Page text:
One of the challenges of understanding maps is making the jump from the image on the page to the reality of the world. This is especially challenging when it comes to scale, both distance and elevation. When we work on contour mapping, there are always several students in the class who have a hard time picturing how those lines on the map turn into hills, mountains, and valleys.
I decided to make the idea of contour mapping more concrete for them.
I chose to make up a few batches of play-dough, as I wanted my kids to make individual creations, and that gets expensive on the school’s plasticine stores.
Starting with the blue, students roll out the clay to a uniform thickness. I had my students aim for about 1/2 to 3/4 of a cm. The blue is cut out to fill as much of the poster-board square as possible. These are the coastal waters. Another colour is rolled out and the lowest contour of the island is cut out and placed on the blue. Continue rolling out and cutting out the colours to create peaks on the island.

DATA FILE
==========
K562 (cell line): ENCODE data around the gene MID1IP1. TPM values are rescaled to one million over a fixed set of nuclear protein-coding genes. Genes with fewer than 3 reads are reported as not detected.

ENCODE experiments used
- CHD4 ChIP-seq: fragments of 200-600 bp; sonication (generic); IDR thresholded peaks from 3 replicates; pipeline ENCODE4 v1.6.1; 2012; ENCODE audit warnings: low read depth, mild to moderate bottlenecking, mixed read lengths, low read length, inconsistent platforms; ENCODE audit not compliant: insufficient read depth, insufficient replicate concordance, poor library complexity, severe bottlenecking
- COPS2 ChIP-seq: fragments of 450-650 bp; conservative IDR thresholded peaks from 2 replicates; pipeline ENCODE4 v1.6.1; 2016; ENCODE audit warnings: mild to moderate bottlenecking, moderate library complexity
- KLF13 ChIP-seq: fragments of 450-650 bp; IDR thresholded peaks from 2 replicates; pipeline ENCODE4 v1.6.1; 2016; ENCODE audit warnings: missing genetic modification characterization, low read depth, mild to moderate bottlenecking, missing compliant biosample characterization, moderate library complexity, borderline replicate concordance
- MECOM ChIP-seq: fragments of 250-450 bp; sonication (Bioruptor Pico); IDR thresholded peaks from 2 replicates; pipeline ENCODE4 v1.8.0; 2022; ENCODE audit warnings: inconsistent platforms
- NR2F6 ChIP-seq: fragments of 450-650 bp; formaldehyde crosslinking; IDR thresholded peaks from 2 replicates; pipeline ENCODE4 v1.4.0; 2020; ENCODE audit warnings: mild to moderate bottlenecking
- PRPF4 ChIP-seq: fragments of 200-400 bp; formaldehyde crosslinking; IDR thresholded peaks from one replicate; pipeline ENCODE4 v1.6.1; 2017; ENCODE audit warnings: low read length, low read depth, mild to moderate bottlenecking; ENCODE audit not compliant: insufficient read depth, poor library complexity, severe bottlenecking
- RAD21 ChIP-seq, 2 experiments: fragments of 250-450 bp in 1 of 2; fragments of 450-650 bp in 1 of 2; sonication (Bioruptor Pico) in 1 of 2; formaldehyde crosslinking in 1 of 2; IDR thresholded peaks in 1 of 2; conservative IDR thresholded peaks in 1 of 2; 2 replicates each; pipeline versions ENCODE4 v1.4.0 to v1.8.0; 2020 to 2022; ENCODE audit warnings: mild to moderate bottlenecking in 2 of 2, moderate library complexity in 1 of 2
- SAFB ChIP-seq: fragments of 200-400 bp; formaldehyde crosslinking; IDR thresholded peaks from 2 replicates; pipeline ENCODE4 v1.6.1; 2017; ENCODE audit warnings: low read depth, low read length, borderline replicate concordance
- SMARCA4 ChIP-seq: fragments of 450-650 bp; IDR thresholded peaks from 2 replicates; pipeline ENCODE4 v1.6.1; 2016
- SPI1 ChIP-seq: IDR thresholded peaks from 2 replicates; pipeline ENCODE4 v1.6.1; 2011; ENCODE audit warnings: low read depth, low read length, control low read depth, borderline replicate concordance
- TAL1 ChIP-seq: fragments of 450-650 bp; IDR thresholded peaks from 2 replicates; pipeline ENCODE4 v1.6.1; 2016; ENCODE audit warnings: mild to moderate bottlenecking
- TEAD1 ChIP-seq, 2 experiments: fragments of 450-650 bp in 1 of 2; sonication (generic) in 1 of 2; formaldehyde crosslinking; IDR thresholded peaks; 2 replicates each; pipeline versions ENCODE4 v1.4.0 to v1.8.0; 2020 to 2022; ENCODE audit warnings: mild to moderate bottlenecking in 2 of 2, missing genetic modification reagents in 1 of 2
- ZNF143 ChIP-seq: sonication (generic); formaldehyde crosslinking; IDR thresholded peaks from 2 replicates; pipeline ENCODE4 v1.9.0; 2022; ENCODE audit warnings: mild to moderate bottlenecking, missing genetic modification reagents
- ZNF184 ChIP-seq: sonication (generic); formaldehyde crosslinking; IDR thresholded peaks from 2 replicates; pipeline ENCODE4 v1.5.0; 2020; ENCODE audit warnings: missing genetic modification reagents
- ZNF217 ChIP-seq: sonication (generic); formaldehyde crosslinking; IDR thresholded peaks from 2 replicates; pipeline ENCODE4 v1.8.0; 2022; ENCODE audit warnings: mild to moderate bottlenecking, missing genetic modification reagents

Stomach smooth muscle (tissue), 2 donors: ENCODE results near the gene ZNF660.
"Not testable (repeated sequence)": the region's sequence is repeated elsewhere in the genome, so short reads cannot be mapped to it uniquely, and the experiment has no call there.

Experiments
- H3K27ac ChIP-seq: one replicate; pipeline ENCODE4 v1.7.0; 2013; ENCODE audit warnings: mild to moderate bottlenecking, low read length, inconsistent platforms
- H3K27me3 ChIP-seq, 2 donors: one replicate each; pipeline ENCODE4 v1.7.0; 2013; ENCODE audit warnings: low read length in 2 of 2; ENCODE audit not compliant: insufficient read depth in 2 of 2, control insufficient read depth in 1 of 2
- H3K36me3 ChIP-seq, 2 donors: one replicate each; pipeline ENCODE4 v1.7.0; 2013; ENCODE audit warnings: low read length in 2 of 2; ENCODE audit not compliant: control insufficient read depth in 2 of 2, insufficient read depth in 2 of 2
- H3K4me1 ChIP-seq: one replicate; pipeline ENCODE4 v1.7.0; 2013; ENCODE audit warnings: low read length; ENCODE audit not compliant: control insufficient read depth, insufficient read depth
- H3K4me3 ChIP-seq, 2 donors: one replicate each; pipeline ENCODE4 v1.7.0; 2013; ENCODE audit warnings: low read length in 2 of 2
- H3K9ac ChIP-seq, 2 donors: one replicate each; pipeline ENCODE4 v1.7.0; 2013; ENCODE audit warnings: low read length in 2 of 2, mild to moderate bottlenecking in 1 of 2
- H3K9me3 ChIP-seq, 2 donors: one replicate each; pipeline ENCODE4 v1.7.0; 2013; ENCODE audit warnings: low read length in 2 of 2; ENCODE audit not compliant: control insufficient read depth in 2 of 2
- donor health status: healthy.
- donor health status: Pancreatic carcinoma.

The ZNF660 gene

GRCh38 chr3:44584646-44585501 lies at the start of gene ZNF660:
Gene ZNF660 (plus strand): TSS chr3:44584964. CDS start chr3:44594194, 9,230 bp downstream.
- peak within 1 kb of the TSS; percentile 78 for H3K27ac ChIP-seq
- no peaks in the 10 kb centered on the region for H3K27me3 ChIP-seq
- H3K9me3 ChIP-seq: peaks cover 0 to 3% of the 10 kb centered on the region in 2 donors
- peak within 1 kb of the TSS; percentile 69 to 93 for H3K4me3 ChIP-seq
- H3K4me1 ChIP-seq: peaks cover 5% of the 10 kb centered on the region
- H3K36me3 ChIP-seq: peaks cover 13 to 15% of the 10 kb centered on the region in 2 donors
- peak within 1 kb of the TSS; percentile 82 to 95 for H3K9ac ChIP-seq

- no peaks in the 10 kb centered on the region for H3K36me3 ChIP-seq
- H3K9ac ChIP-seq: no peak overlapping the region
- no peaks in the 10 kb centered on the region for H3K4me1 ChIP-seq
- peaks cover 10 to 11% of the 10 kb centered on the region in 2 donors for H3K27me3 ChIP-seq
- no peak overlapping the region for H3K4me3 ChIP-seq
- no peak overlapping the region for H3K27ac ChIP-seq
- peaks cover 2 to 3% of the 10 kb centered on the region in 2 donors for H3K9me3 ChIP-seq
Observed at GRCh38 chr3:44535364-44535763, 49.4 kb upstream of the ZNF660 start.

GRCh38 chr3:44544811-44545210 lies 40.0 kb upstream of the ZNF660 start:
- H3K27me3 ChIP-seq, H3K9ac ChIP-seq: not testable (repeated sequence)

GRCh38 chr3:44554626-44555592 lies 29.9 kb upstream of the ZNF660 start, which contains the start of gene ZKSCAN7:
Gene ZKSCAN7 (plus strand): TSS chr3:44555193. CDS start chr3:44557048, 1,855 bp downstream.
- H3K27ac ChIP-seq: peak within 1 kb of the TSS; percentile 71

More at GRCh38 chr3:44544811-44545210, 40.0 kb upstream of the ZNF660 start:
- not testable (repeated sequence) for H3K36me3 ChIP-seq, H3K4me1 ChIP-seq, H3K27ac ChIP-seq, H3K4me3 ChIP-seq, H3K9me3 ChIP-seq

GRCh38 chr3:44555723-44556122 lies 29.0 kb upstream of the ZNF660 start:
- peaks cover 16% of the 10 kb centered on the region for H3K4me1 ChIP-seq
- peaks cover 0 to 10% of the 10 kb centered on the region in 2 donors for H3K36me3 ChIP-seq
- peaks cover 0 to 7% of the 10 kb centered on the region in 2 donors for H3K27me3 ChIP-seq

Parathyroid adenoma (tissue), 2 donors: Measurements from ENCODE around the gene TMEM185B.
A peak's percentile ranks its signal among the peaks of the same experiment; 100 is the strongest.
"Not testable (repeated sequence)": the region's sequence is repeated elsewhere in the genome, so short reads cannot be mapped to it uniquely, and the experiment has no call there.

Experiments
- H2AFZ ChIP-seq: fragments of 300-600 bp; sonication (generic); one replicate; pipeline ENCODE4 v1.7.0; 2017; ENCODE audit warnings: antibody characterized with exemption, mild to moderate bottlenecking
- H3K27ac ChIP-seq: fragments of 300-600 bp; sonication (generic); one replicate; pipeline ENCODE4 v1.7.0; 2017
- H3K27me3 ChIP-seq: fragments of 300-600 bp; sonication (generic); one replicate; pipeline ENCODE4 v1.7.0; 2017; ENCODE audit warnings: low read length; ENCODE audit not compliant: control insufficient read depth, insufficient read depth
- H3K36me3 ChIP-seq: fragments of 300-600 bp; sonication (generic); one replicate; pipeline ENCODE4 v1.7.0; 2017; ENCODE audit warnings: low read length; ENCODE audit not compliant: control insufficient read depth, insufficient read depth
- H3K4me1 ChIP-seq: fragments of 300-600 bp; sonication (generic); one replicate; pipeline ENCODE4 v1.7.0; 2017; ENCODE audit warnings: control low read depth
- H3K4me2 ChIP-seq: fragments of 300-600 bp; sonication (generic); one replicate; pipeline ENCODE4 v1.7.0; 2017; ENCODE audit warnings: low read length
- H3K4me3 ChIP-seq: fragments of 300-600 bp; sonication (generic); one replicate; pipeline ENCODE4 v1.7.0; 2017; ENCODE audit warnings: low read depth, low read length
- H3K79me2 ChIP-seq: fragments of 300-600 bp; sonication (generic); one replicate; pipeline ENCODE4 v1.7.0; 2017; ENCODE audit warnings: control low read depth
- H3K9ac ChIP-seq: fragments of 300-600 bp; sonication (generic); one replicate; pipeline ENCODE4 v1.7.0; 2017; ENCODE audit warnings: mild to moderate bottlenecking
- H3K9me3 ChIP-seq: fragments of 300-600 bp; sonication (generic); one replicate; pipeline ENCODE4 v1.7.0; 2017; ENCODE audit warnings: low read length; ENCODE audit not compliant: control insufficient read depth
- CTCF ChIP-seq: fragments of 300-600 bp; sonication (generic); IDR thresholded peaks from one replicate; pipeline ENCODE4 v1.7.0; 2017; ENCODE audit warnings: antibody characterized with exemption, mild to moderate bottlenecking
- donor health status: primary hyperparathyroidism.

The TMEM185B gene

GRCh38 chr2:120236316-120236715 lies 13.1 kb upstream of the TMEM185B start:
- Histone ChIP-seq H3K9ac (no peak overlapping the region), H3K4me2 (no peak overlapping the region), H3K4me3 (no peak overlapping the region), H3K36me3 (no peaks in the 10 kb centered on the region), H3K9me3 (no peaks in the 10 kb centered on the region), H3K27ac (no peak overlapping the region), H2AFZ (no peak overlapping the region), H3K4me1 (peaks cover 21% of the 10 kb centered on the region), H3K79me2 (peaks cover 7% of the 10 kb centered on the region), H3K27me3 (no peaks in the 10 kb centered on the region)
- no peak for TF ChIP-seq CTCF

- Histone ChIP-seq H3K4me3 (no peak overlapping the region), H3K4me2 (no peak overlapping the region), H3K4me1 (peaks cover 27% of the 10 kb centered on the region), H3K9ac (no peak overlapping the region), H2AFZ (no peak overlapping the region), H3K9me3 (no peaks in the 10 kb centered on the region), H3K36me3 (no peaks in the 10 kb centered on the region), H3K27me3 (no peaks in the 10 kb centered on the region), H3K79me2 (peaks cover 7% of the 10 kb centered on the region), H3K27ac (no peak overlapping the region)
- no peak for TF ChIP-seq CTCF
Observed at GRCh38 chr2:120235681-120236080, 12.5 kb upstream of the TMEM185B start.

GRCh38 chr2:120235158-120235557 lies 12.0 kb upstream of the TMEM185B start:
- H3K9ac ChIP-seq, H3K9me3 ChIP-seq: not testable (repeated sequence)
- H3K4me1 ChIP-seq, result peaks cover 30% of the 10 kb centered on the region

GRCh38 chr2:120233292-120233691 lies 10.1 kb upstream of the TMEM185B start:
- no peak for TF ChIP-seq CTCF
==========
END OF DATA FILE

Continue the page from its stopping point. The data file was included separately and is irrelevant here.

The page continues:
After the layers are in place, use a pencil or chopstick to gently angle each layer to that it slopes smoothly from level to level.
Students then place the graph paper beside their island and, looking down at the island from the top, draw the contour lines. They then colour their map according to the play-dough colours, adding in compass rose, legend, and title.
My students loved the hands-on aspect of this quick little project, and it did a very good job of illustrating the link between elevation and contour lines.
Mix together in a pot and cook over medium-high heat, stirring constantly, until it coalesces into a single solid glob. (About 2 to 4 minutes.) Turn out onto counter and knead 3-4 times to form into ball. Store in air-tight container.
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